4-Androstenediol The number four again indicates the chemical difference for this form of andro. (The 4 indicates the position of the double bond in the steroid family. This form is actually a precursor to androstenedione.) This product is believed to be superior in terms of conversion to testosterone, at least in test-tube studies. But, unfortunately, there's no solid research that's been performed with humans. New delivery systems are bringing this andro product to the forefront, but only time will tell if the research supports the manufacturers positive claims.
5-Androstenediol Like 4-androstenediol, there are great claims about this andro product, but there seems to be even less scientific data to support the claims regarding its benefits. While believed to potentially have less androgenic side effects, it still may raise estrogen levels. Again, the 5 indicates the position of the chemical bond in the steroid molecule. This form is a precursor to DHEA.
The ideal intake of androstenedione has not yet been determined, but in research, oral doses given to men at levels of 50 mg and 100 mg per day were shown to raise testosterone levels from 140% to 183% and 211% to 237%, respectively.
Androstenedione is typically taken in the morning before breakfast and again in the evening before dinner.
Strength trainers take note
Because testosterone levels peak in about 60 minutes, it has been theorized by some experts that an oral dose taken 60 minutes before a weight-training session may add a "strength boost" during a workout by increasing the immediate production of testosterone.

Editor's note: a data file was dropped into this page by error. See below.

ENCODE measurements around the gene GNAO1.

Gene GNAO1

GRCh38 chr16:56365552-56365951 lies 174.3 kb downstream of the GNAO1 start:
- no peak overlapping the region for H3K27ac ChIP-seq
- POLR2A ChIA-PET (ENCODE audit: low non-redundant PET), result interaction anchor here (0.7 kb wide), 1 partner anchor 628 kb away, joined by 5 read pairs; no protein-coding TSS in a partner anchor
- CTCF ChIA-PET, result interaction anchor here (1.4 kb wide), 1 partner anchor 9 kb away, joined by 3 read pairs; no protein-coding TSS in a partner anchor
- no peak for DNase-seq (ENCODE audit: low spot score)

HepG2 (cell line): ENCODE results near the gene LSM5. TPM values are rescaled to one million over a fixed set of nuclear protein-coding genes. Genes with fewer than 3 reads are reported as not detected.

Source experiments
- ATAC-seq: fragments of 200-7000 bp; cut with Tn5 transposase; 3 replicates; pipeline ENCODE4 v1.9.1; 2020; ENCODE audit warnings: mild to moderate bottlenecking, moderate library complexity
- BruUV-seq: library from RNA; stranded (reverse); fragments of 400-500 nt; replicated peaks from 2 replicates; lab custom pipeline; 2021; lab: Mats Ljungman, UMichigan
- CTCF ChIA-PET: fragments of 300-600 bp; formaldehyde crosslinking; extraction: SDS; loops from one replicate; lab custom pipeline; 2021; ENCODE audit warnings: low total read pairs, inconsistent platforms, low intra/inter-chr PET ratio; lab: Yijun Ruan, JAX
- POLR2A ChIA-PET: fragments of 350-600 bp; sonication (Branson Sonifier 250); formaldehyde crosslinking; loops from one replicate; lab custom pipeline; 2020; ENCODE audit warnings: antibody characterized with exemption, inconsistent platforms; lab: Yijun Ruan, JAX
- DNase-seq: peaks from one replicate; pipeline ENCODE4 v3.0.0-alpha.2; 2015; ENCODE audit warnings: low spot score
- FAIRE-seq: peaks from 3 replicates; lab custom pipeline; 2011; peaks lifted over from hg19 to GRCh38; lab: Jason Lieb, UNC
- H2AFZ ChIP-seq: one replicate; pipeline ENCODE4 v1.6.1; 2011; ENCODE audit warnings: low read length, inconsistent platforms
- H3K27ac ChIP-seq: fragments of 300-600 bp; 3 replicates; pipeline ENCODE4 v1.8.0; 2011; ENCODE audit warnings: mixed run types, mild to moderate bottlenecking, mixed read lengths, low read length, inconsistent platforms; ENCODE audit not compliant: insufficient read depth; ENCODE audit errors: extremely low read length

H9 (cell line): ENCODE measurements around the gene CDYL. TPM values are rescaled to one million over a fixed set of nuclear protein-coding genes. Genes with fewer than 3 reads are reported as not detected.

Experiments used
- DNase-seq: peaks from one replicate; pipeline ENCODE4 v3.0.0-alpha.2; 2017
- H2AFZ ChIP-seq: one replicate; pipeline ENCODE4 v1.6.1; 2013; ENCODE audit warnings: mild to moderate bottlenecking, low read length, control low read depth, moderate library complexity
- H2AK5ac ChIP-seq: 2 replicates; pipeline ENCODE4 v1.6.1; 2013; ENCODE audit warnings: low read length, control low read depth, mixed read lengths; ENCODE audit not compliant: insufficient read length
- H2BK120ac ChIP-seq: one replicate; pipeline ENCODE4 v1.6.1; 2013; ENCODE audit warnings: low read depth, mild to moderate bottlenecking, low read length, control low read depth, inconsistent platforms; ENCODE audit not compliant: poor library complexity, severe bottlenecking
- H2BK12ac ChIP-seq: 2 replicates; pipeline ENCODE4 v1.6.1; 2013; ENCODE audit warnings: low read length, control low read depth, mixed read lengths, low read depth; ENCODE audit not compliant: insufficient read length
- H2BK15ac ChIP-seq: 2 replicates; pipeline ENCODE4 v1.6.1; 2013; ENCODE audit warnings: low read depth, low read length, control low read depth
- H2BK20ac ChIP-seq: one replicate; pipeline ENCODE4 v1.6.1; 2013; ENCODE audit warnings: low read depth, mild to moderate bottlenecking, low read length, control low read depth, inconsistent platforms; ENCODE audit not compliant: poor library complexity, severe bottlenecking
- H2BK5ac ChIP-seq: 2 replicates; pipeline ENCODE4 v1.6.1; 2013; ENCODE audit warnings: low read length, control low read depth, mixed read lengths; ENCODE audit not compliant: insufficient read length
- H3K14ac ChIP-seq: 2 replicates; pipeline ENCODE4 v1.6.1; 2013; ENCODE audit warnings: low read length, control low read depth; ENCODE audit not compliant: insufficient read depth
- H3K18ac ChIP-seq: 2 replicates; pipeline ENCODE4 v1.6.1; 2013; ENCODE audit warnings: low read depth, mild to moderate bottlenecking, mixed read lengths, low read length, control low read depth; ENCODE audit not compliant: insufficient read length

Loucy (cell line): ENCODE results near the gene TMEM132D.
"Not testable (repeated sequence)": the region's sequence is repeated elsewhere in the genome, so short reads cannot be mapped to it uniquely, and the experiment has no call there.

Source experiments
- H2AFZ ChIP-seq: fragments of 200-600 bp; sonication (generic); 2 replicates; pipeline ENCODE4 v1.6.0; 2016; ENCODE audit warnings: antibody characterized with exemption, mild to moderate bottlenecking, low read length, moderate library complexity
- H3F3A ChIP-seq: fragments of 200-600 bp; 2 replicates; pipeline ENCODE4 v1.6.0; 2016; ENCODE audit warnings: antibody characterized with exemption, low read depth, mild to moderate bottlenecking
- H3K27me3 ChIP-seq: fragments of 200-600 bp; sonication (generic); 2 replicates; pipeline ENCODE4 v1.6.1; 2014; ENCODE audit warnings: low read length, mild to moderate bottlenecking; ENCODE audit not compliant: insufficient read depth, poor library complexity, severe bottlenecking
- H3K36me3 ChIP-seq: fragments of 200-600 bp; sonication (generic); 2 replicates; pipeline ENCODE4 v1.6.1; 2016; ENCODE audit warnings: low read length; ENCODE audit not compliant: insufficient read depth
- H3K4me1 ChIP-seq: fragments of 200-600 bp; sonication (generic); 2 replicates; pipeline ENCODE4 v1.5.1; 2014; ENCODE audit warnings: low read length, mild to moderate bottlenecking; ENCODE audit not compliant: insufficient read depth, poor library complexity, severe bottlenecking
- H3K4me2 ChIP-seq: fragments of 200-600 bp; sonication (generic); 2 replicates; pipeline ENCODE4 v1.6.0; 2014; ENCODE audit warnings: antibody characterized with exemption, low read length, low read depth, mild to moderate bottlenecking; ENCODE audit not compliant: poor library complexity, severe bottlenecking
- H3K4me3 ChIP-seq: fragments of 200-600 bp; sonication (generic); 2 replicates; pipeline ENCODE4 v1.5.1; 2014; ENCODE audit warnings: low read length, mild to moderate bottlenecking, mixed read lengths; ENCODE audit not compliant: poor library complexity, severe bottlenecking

Because andro is technically an androgen hormone, it may have somewhat of a "drug-like" effect within the body and reduce the body's potential to naturally produce testosterone. Because of this, most experts recommend "cycling," or going on and off androstenedione, for periods of no longer than three to four weeks on, followed by three to four weeks off.
Synergists of Androstenedione
Androstenedione is often used with DHEA and Tribulus terrestris to enhance the benefits of each.
Lysophosphatidylcholine may increase absorption of androstenedione.
Zinc, a mineral necessary for the natural production of testosterone, may boost the effects of androstenedione.
Chrysin and indole 3 carbinol are often used in formulas with androstenedione to help inhibit the conversion into or production of the potentially damaging hormone estrogen.
Safety of Androstenedione
This supplement is not recommended for women, as elevated testosterone levels may cause unwanted masculine characteristics, such as deepened voice, facial hair, and enlarged genitals.
Increased testosterone, which is the desired result of supplements such as androstenedione, can also lead to enlargement of the breasts, prostate, and other glandular tissues, increase the risk of glandular cancers, water retention, impotence, acne, oily skin, and increase sex drive.
Toxicity of Androstenedione
No known toxicity.
Bans and restrictions
Androstenedione has been banned by the National Football League, the International Olympic Committee, and the National Collegiate Athletic Association.
- Earnest, C., et al., "In Vivo 4-Androstene-3,17-Dione and 4-Androstene-3Beta,17Beta-Diol Supplementation in Young Men," Eur J Appl Physiol 81.3 (2000) : 229-32.
- King, D.S., et al., "Effect of Oral Androstenedione on Serum Testosterone and Adaptations to Resistance Training in Young Men: A Randomized Controlled Trial (see comments)," JAMA 281.21 (1999) : 2020-8.